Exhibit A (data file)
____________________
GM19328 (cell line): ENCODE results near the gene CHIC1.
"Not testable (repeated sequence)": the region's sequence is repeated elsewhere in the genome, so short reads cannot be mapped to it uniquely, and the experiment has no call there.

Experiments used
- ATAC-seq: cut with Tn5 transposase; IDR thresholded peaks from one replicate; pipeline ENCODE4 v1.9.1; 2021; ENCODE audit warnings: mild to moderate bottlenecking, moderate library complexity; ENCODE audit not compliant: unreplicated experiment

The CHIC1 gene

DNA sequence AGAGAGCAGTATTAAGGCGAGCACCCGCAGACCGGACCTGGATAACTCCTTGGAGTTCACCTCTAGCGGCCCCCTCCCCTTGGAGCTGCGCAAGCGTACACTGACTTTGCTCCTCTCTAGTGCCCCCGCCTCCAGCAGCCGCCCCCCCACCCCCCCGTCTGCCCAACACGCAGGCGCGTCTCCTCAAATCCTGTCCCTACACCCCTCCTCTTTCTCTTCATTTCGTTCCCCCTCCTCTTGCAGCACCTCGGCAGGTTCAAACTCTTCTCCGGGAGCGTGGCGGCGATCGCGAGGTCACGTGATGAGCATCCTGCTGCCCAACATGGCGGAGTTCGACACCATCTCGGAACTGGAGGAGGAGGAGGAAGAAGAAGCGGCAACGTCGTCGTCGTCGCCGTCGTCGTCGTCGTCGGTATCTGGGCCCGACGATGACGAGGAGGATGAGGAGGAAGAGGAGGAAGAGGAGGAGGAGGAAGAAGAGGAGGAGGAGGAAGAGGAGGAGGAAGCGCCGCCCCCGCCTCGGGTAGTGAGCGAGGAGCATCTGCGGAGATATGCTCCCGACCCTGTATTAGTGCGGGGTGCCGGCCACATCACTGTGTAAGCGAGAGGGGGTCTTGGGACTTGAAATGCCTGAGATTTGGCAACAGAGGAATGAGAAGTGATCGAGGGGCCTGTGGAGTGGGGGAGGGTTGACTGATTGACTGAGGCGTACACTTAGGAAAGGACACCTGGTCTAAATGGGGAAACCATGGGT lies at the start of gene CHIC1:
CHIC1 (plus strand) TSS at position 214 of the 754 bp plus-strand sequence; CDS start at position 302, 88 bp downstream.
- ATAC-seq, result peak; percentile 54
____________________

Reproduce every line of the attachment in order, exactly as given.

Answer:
GM19328 (cell line): ENCODE results near the gene CHIC1.
"Not testable (repeated sequence)": the region's sequence is repeated elsewhere in the genome, so short reads cannot be mapped to it uniquely, and the experiment has no call there.

Experiments used
- ATAC-seq: cut with Tn5 transposase; IDR thresholded peaks from one replicate; pipeline ENCODE4 v1.9.1; 2021; ENCODE audit warnings: mild to moderate bottlenecking, moderate library complexity; ENCODE audit not compliant: unreplicated experiment

The CHIC1 gene

DNA sequence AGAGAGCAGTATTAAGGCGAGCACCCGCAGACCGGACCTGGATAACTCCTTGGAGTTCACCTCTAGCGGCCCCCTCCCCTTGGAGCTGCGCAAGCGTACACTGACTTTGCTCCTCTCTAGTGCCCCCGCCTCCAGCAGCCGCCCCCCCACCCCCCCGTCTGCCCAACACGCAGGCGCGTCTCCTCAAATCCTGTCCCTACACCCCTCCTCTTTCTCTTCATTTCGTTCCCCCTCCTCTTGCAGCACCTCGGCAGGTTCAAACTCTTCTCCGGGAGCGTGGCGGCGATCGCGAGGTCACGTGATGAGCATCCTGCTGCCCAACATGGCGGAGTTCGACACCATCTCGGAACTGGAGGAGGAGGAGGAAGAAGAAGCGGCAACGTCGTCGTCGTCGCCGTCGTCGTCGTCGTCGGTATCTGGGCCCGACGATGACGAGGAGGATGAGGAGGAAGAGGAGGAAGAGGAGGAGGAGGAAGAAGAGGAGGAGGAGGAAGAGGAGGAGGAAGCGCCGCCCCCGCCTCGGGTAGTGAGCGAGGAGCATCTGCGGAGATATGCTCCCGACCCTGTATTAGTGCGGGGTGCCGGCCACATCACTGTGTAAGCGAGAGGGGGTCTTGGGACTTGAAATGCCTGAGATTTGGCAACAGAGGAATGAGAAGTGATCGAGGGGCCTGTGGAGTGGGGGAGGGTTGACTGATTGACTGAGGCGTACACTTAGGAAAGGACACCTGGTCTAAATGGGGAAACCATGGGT lies at the start of gene CHIC1:
CHIC1 (plus strand) TSS at position 214 of the 754 bp plus-strand sequence; CDS start at position 302, 88 bp downstream.
- ATAC-seq, result peak; percentile 54